Imagination, Innovation and a Boy in Box

Alberta wasn’t always landlocked. Now is the time to reimagine our competitive advantage.

Alberta wasn’t always landlocked. Anywhere from 600 million years ago until 85 million years ago, give or take some rounding errors, the salt water of the ocean covered Alberta by varying degrees.

Then for 2 million years, Alberta went through about 80 glacial cycles. The last ice age finished about 10,000 years ago, bringing us to relatively modern times.

The federal government got elected partially on a platform of tightening up the approval process around big projects that have or could have an environmental impact. It is not entirely clear how this will evolve around process or what the outcome will be from any particular pipeline application. The government has its mandate from the people of Canada. A majority here means around 40% of voters less the ones who voted just for the legalization of marijuana. To be fair, some of the supporters of the other parties also wanted more focus on the environment and legalized marijuana as well, but had to vote for the party package, not the pieces.

Like any product, consumption of oil is demand driven. Suppliers produce what consumers want. It may seem obvious to people in the industry, that if people are going to consume oil, they could be consuming our oil. Well managed pipelines are a lot safer than road, rail or tanker, especially when you look at the volume of product shipped.

For the affected people of Alberta and Saskatchewan, waiting another couple of years to hear if any of the pipelines will be approved may seem like the waxing and waning of the ice ages or watching a glacier move. Watching paint dry is less painful by comparison.

The option of waiting for the seas to rise enough so we can get direct access to markets might take too long. We don’t have another 85 million years to turn things around.

Rebranding Our Oil

The red and white Coca-Cola logo is recognized by 94% of the world’s population.

We could start talking about our oil like they do for the microbreweries; our pale lager, honey brown and our dark. Pumping a few million barrels per day of GuinnessTM through Quebec might be a lot easier to sell to the public.

Every year on St Patrick’s Day, some of the pubs add green colouring to the beer. Green beer is still beer, but some people seem to like it. It would take a lot of dye to make GuinnessTM green, and most of the people I know would string you up for trying. Don’t mess with the good stuff.

Green oil is a bit like that.

You can produce it more efficiently and with fewer emissions, but it is up to the consumer to decide whether colouring it green makes them happy. Speaking of happy:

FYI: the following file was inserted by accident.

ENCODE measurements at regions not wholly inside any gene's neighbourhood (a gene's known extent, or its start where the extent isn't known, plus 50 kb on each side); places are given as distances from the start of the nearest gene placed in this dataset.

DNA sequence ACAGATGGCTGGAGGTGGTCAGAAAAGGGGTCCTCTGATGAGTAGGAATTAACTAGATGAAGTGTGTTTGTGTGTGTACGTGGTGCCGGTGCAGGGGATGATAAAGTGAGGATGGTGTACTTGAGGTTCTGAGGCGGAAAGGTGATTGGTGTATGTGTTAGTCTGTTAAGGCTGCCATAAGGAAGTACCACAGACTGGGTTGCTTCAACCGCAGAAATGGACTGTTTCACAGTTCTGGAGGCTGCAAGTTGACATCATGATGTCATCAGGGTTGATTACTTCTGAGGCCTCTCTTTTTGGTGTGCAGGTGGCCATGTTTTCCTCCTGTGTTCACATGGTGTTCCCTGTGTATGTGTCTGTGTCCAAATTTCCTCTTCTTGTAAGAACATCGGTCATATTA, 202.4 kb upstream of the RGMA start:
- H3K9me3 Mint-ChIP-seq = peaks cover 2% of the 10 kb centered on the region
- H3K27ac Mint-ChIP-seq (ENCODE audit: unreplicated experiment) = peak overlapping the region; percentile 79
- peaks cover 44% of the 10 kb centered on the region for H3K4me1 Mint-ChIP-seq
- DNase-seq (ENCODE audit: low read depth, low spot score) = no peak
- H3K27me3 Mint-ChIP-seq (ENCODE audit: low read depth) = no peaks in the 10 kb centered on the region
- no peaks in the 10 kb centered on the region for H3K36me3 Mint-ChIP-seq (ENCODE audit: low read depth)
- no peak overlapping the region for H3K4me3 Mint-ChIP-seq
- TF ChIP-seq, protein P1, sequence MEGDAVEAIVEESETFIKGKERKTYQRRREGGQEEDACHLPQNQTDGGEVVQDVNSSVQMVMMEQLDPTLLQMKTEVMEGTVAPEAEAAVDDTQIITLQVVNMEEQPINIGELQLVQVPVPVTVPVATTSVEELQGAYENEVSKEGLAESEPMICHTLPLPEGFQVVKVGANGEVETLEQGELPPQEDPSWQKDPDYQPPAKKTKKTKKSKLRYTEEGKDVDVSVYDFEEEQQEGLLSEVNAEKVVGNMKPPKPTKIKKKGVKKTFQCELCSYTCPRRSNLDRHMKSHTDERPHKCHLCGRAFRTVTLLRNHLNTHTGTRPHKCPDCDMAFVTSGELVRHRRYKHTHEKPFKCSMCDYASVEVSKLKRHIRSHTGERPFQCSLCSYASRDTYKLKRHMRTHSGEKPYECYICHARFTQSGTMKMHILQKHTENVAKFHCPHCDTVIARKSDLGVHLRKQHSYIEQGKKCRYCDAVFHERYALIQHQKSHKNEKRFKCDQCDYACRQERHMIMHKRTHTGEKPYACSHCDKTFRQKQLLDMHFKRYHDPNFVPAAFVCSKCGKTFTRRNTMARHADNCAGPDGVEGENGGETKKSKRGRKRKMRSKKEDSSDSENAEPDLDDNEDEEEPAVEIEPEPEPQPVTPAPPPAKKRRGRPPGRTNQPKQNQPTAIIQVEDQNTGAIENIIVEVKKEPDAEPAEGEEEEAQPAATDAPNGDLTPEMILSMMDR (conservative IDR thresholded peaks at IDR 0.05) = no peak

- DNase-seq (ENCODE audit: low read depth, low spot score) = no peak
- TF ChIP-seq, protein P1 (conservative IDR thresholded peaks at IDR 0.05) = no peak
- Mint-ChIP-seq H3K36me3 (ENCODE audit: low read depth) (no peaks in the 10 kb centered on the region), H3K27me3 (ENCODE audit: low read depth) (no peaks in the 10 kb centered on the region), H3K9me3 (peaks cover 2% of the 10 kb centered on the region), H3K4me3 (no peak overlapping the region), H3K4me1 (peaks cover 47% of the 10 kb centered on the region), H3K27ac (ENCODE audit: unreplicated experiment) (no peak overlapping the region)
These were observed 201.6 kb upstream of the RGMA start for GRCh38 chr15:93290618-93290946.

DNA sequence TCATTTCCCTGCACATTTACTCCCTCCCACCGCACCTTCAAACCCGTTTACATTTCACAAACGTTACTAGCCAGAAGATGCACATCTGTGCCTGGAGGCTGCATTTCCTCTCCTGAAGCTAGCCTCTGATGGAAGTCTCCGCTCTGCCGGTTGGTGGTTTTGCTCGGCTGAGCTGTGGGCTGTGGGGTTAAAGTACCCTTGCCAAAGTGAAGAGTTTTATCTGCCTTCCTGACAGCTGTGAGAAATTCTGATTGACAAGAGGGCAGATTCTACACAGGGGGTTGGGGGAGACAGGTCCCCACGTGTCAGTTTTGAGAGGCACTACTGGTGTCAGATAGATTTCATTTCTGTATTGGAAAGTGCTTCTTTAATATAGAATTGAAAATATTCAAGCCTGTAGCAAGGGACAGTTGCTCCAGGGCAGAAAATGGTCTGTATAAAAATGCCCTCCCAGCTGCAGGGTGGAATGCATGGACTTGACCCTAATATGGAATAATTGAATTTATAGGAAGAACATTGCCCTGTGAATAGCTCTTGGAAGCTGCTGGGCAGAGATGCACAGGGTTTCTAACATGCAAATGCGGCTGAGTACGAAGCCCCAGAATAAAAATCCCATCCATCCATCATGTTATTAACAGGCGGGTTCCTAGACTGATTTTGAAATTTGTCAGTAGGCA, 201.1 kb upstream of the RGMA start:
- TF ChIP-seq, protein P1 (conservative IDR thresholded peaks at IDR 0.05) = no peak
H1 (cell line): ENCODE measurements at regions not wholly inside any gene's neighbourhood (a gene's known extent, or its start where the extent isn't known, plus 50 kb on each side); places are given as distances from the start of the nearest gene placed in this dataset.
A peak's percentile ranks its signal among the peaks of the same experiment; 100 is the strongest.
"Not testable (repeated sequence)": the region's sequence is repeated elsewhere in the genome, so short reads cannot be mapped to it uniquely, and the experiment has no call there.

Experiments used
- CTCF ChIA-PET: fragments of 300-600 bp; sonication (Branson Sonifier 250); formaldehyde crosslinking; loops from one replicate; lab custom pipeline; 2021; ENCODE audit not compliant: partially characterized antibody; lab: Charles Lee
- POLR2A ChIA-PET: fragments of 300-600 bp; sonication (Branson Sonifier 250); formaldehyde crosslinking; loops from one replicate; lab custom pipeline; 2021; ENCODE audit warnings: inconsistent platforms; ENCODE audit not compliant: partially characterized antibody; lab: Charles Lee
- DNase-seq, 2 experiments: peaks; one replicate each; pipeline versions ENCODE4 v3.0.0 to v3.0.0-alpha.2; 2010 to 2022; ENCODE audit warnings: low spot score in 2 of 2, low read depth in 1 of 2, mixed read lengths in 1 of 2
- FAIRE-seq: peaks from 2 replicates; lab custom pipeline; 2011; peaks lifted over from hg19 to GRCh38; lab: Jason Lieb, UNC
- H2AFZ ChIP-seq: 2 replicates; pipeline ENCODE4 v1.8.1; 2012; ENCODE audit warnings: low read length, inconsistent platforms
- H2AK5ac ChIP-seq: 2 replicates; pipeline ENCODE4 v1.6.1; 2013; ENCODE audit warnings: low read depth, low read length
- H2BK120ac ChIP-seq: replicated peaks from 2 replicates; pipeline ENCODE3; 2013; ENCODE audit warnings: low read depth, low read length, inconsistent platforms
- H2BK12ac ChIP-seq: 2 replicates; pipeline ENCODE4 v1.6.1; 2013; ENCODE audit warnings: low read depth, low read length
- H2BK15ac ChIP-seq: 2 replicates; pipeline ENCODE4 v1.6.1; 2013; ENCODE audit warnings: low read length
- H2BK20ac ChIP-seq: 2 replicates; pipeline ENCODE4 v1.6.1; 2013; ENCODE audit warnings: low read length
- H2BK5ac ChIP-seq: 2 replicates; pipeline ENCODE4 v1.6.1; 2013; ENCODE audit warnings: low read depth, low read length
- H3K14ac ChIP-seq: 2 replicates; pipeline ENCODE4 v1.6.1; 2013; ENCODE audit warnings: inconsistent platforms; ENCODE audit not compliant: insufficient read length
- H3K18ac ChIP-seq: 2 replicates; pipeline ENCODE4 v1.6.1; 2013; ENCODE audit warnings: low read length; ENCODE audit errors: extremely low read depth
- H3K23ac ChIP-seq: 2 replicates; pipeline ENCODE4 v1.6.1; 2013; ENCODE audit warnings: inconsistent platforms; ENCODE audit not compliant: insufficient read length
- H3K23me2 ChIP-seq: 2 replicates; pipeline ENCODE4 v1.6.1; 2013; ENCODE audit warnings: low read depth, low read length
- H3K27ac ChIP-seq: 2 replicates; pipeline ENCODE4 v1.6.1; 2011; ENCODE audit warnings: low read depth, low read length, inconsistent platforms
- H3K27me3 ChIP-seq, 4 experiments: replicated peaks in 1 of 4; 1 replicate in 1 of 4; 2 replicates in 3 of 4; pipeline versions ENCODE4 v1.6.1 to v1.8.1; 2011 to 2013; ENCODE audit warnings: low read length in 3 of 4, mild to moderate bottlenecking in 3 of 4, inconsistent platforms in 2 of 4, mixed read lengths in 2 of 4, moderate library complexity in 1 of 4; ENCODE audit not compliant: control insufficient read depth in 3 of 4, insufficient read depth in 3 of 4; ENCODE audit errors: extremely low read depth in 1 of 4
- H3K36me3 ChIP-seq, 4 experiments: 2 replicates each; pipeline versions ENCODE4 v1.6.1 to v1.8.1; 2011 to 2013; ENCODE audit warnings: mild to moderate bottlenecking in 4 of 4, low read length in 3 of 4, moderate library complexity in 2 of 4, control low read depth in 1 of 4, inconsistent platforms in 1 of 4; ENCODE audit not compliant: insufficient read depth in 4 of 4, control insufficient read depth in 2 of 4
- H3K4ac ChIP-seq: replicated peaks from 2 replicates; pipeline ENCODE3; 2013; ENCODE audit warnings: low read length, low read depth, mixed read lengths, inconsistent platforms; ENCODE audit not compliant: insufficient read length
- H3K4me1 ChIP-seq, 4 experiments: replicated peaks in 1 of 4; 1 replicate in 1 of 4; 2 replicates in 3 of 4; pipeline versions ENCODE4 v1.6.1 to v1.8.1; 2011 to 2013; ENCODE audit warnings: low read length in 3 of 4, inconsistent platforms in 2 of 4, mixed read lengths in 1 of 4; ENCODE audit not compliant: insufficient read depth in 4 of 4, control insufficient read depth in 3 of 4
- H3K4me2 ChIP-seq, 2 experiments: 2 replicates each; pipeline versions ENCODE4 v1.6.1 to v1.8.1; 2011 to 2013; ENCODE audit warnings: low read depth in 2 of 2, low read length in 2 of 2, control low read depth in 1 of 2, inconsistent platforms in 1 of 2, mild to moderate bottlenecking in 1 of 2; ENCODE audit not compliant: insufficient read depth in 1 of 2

“Ounce for ounce, our oil produces less CO2 than pot when burned. Weed makes you feel high. Oil gets you there.” ~ Unknown

It could be true. Maybe it is. I know a lot of smart people who could make it true. This could be huge. Let’s make Alberta great again.

Go High – Getting Our Green Oil to Market

Other provinces don’t need to build a wall to keep out our oil and play havoc with the industry. They just need to delay things and ask for a bigger piece of the pie long enough.

Alberta is an entrepreneurial and innovative place. If we can’t go through our neighbouring provinces or the US, we need to go around. Grab the bull by the horns. Stare destiny in the eyes and go big.

Since we are landlocked, that means under or over. Since a precedent exists for who owns what is under the ground, we are pretty much limited to going over. There are no rules in space.

So we build a pipeline over the problematic jurisdictions and direct to the customers. At first, it seems impossible but in Alberta a lot of things people thought were impossible have been happening lately. Put enough pressure inside a hose and you can make it stand straight up. The Coriolis effect will make it head east. We just need a few stations in space to stop it from wobbling excessively and keep the pressure up. Gravity will bring the oil back down.

The side benefit is that Alberta then enters the space business alongside Elon Musk and SpaceX. If we can get oil into space and back safely, we can lock up the space travel and cargo business. We have the advantage of lots of fuel locally available.

We probably won’t get that far along, though. Once the other provinces, the federal government and other nations see what we are up to they will probably let us have our land-based pipelines.

After all, they don’t want us to be too great.

Back On Earth

Oilfield Pulse -March 2016 Issue

While this article is a little early for April 1st, it does cover a few things of import. The big takeaways for your business are:

  • What are you doing to manage your brand?
  • How are you going to communicate your message in a way that gets attention?
  • How are you going to innovate and bring new and existing products and services to market?


This article was originally published in the March 2016 issue of the Oilfield Pulse.